Horse links

How to read
a horse's

Paso Finos
and mustangs
at play

A stallion's
love life

How to Buy
a Horse at a

How to Breed
for Color

Killer Buyer:
True Stories

Visit to Canyon
de Chelly

Sandi Claypool's

Horse photo


Poultry photo

How to Buy a Horse at a Livestock Auction, continued ...

Mary Campana's Shadowfax is an example. When that gray Arabian/Thoroughbred mix went through the Belen Cattlemen's Livestock auction in 1996, even though his teeth said he was just ten, he had weak pasterns, a sore back, and ewe neck. Two men had to hold him down to get a saddle on. Under saddle at last and into the ring, he held his head excessively high and looked like he was going to blow up.

Today, at age 18, he places well in dressage and hunter jumper competitions and has show-quality conformation. People are always telling Mary that Shadowfax is the most beautiful horse they have ever seen.

Here are the tests that revealed Shadowfax's inner talent and hidden physical potential. Most important is the spook cool down test. Don't ever do this test in a position where a panicking horse can hurt you! The test is anything that can get a horse to spook. See how soon he calms down. It took Shadowfax about five seconds.

You can detect a sore back by running your thumb and index finger down a horse's back, straddling the backbone, pressing lightly. If a horse squirms or moves his back down under pressure, it's sore. This could be a sign of serious lameness. Or it could mean he was broke to ride by an incompetent, or ridden with an ill-fitting saddle, or might be the victim of many other fixable problems. If the horse's movement at the trot is symmetrical and if you find no other signs of lameness, you can figure it's fixable.

Mary taught Shadowfax to collect using the Pat Parelli method. Within weeks, his sore back and conformation problems went away. A good farrier and exercise fixed his weak pasterns.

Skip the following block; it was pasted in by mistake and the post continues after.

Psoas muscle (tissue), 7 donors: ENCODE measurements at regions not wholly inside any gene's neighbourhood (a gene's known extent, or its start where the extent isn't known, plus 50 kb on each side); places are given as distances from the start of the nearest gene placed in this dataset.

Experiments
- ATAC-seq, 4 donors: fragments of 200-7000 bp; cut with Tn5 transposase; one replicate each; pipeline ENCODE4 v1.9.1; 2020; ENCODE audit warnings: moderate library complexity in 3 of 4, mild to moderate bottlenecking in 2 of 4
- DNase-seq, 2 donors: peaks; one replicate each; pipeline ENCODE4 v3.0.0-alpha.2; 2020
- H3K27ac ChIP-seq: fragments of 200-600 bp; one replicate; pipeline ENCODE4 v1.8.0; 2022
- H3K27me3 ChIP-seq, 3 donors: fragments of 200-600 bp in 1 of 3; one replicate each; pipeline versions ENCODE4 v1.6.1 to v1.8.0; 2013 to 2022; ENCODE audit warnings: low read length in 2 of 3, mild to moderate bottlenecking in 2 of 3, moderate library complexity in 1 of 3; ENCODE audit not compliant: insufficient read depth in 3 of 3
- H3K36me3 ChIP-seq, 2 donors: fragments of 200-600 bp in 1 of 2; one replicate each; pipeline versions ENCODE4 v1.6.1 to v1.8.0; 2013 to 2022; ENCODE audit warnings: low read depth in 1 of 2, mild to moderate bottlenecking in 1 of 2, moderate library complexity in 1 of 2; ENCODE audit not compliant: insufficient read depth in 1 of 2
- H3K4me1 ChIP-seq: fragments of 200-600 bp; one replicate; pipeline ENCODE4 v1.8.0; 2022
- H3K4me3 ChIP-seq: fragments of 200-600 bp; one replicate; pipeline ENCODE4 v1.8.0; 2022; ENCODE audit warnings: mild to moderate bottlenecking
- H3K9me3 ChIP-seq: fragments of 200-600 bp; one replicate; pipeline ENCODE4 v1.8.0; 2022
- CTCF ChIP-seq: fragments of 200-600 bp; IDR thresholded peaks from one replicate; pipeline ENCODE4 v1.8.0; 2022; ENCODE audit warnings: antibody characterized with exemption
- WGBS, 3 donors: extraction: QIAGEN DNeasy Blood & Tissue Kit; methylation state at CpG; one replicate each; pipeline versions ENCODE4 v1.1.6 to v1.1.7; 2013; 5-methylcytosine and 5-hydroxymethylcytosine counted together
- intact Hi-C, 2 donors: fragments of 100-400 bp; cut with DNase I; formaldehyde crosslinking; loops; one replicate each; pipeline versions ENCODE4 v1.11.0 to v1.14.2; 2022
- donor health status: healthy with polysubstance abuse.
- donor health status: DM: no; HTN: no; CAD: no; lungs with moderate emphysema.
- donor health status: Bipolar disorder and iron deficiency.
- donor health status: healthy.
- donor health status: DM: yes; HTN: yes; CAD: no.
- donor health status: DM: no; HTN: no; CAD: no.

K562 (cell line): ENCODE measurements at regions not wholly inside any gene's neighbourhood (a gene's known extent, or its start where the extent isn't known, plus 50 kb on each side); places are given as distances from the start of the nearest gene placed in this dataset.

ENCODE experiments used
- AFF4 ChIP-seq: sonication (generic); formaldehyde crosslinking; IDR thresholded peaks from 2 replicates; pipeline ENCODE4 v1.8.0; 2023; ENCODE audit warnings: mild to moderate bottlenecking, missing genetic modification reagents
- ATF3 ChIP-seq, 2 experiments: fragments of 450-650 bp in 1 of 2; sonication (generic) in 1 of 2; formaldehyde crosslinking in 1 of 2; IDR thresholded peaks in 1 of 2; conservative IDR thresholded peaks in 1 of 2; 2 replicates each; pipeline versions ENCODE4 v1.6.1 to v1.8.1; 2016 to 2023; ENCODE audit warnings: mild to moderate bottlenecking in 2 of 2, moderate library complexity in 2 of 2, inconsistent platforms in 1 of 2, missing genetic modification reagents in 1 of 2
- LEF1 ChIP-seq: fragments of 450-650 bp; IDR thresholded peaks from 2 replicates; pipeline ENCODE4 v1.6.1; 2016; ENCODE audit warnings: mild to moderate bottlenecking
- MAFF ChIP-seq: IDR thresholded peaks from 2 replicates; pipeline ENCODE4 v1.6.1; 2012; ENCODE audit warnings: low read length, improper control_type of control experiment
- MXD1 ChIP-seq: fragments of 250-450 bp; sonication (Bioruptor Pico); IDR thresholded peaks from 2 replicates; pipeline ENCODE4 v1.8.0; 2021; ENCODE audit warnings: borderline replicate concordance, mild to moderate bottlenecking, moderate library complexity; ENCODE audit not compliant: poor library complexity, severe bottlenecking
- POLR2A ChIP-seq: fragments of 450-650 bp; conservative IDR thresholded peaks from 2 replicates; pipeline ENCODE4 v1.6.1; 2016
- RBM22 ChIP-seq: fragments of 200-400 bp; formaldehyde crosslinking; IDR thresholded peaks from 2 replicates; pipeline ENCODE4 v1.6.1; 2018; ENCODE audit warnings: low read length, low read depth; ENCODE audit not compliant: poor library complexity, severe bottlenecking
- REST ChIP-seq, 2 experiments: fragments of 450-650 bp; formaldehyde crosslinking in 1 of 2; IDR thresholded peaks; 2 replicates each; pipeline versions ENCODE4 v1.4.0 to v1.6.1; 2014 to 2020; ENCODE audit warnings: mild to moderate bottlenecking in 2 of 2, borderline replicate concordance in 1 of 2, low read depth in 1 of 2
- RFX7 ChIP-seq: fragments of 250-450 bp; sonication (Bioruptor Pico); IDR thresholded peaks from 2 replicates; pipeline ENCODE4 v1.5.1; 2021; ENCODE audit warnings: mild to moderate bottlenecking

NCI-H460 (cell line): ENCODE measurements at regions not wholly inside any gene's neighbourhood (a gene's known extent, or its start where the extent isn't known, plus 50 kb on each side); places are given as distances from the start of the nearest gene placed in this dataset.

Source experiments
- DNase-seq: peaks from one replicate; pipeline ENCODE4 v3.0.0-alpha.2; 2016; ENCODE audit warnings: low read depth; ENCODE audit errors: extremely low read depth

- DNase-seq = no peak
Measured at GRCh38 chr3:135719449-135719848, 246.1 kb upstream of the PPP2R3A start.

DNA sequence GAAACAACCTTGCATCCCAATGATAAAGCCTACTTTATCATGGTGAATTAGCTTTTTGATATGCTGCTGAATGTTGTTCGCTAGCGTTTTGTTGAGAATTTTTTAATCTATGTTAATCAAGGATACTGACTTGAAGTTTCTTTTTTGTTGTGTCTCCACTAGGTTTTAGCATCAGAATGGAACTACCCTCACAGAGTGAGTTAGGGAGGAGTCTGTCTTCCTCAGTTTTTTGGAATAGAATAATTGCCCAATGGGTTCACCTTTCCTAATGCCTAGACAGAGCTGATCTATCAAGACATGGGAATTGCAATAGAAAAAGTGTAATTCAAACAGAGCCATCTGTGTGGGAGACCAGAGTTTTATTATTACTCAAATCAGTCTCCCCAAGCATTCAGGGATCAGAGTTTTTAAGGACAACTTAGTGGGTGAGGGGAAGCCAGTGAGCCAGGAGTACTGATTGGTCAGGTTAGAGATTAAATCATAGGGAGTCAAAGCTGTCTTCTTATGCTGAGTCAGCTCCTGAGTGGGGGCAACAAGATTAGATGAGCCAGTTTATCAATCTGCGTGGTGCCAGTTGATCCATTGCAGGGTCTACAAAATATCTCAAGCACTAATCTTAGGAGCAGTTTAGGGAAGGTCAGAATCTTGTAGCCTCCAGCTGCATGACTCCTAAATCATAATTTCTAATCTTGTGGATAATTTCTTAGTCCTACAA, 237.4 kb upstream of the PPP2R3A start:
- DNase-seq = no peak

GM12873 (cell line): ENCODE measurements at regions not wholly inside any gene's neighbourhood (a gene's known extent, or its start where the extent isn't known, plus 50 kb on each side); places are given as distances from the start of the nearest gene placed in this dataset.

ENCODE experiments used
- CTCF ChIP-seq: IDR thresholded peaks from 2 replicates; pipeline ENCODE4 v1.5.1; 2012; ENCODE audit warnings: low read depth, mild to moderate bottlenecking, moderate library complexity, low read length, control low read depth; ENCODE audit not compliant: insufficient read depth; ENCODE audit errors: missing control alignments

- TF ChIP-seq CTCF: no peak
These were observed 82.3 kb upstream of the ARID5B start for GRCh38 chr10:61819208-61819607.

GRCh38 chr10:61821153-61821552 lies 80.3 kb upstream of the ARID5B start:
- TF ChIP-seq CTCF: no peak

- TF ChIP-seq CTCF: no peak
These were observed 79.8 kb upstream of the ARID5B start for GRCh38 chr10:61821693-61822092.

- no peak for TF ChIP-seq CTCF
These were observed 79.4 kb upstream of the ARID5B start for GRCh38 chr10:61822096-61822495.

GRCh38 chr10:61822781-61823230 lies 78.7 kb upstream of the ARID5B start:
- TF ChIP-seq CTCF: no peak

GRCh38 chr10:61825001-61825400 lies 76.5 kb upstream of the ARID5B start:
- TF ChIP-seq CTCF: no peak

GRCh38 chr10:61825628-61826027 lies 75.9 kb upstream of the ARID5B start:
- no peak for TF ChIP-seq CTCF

A skinny horse is almost a no-brainer. Does it have good teeth? Are its hooves worn down? Are we in a drought? If so, it was out on the range and has a good reason to be skinny. If you buy that kind of horse, even an outlaw will be grateful for your groceries and may -- may! -- have a change of heart.

Does it have overgrown hooves and teeth that need floating? maybe it got that way because someone locked it up without enough food or vet care. This one is iffy.

Does it have a pot belly, signs of great age or missing teeth? You'll buy yourself a money sink.

Now you are almost ready to go inside the sale barn. Your last test is to look for an oval tag with a bar code and number is glued onto each horse. Some will also have brands. Write these down and head for the front office. There you can find out who brought in each horse and where they came from. It's a good way to ensure that you don't end up with a local horse that no one was fool enough to buy when the ad was running.

You might learn more from a brand book. The front desk usually only has a brand book for the state. Here in New Mexico, many horses come from out of state or the Navajo nation. Many Navajo brands consist of a bar N on the left shoulder and three letters on the left hindquarter. The top letter represents the grazing district and the bottom two letters the owner. The Navajo Dept. of Agriculture (928-871-6605) can help you locate the family where your dream horse got its brand. Chances are there are more like it on their ranch.

If it's a Thoroughbred or racing Quarter Horse (often Appendix), see if the office has the racing record. Look for a terrible record, like one or zero races. This is good, usually meaning your prospect didn't run races until it got lame. To be certain the papers match the horse, you can read the tattoo that should be on the horse's upper lip. Beware of biters. This stunt is one of those "you cna get killed" things, so only look for that tatoo if you are really, really experienced with horses.

Don't buy a racing stallion expecting to make money on stud fees. If he had value as a stud, he wouldn't be here. If you see round scars on the lower legs, that means it got lame and the owner was ignorant enough to try firing, meaning burning places on the legs in order to "cure" lameness.

Above all, remember that these race animals have been trained to spook at the start gate and run like heck. They usually are not what you would consider broke to ride. Yet, if sound, with training they often become superior at dressage or jumping.

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© 2004 Carolyn M. Bertin. All rights reserved.